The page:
The Penstemon Project for Sustainability Across the Curriculum was initially sponsored by the Ignatian Center and the Environmental Studies Institute (now the Environmental Studies & Sciences department), and was a major component of SCU’s Sustainability Initiative.
History of Penstemon
Nineteen faculty attended a peer-led workshop in June 2007 aimed to integrate sustainability across the curriculum at Santa Clara University. Participants were introduced to local experts (within SCU and beyond) who shared their knowledge about sustainability, identified relevant resources, and provided suggestions for field trip options for their courses.
Project leaders provided inspiration, background information, space for discussion, and a monetary incentive for participants to develop their new or revised syllabi.
Beyond that, the participants were the experts. Amara Brook, Assistant Professor of Psychology commented, “I learned about many exciting ways in which people are incorporating sustainability into a wide variety of courses. These creative ideas will help me integrate environmental content into my general psychology course."
"The workshop helped me to encourage students to think more deliberately about how sociology can be used to better understand and address issues related to the environment and sustainability,” said Laura Nichols, Department Chair of Sociology, “especially in ways that will keep them thinking about and responding to these issues beyond graduation.”
A website dedicated to detailing the changes to curriculum that are occurring as a result of the Project is under development. Soon, others who have not been through the workshop can see what their peers are doing with their classes. “It might end up being kind of viral,” said Matzek. “I’m very excited about the possibilities.”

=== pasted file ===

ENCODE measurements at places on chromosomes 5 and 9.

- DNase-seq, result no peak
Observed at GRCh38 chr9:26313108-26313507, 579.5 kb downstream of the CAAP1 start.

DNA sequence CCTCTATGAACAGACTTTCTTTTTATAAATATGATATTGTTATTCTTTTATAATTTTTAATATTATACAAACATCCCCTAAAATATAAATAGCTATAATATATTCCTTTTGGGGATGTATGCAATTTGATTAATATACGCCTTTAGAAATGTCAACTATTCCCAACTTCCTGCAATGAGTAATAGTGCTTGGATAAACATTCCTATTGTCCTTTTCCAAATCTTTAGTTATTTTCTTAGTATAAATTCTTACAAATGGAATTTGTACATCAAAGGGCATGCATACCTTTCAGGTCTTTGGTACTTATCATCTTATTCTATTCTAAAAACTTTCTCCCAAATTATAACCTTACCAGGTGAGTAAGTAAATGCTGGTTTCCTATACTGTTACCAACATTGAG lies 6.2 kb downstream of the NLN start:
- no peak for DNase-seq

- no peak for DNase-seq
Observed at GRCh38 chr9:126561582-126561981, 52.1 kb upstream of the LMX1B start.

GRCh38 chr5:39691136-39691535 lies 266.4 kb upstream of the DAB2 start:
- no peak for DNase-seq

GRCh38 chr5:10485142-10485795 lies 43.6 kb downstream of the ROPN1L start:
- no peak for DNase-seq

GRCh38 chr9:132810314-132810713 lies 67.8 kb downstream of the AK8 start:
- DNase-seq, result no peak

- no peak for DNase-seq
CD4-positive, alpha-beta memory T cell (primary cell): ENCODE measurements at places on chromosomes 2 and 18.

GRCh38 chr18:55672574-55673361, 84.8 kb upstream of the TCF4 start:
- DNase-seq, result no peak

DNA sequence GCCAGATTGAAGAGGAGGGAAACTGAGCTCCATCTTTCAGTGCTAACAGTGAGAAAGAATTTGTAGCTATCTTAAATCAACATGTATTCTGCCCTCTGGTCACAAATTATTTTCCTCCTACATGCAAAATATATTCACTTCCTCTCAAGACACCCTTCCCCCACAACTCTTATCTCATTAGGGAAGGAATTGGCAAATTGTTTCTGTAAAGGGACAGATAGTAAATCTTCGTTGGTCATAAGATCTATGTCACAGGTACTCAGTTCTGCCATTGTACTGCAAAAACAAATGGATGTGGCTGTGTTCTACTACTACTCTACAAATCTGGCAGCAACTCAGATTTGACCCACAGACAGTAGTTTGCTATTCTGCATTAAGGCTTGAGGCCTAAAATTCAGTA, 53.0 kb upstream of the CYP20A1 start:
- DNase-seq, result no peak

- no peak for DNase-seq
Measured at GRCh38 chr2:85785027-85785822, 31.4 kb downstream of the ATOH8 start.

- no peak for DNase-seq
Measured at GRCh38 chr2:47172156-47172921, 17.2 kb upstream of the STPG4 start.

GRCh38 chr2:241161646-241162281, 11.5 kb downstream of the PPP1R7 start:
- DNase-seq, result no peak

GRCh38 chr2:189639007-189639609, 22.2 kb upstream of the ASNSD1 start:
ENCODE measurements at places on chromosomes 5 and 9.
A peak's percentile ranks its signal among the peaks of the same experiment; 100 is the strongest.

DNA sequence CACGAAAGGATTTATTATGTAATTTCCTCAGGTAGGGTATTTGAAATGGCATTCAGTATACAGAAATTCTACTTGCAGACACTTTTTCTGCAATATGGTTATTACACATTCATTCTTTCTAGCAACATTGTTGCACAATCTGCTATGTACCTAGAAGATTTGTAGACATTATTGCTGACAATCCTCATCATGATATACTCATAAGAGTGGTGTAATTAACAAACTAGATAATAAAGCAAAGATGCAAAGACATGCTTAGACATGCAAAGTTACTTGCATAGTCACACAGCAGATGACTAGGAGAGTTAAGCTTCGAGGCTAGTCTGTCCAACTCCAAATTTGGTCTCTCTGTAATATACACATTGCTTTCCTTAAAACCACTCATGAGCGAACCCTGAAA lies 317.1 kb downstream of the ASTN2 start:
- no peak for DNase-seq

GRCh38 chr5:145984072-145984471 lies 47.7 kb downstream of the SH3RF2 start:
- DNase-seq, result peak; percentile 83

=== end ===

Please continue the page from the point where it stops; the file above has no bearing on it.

John Farnsworth, Co-Faculty Director of Cyphi, Lecturer in English and Environmental Studies, and director of the next year’s Penstemon Project reflected on what he learned while organizing the first:
“I realized how deep SCU’s commitment to sustainability runs: university administration was quick to provide funding and support, and faculty responded to our initial request for proposals with enthusiasm.”
A second Penstemon Workshop was held in 2009 for 20 more faculty members, and the program has only grown since.
Sustainability Curriculum Advisory Council
The Sustainability Curriculum Advisory Council was created in 2017 to assist in Penstemon efforts by supporting the infusion of sustainability across the Santa Clara University curriculum. Members review curriculum inventory (process and results) and recommend faculty to receive summer stipends for curriculum transformation. They also collaborate to develop ideas to further sustainability-related curricular development.
How to Apply for a Summer Stipend
While summer stipends are sometimes arranged on a departmental or school basis, faculty from any school/department can query John Farnsworth (email@example.com) with an idea for adding a sustainability component to a course or developing a new course focused on sustainability. Awards are restricted to full-time faculty who anticipate teaching at SCU the following year. Stipend applications need be no longer than a page long, but should include a brief course description, a description of the sustainability-related activities, and learning outcomes from the sustainability components that will be added to the course. A luncheon workshop will be provided in late May for grantees, so it is preferable to receive stipend applications by mid-May.
2016 Stipend Recipients
|Deirdre Frontczak||Business School, Dean's Office|
|Bill Mains||Business School, Undergraduate Business Programs|
|Roberto Mata||Religious Studies|
|Jean Molesky-Poz||Religious Studies|
|Sarah Robinson-Bertoni||Religious Studies|
1 of the 5 Penstemon Project Organizers
“The Penstemon Project is designed for faculty outside of the traditional environmentally-focused disciplines to find ways to incorporate sustainability into their curriculum – either as class content or in the way their class functions. It could be as simple as having a field trip to a nature area in a writing class – or even simpler, carpooling to that field trip.”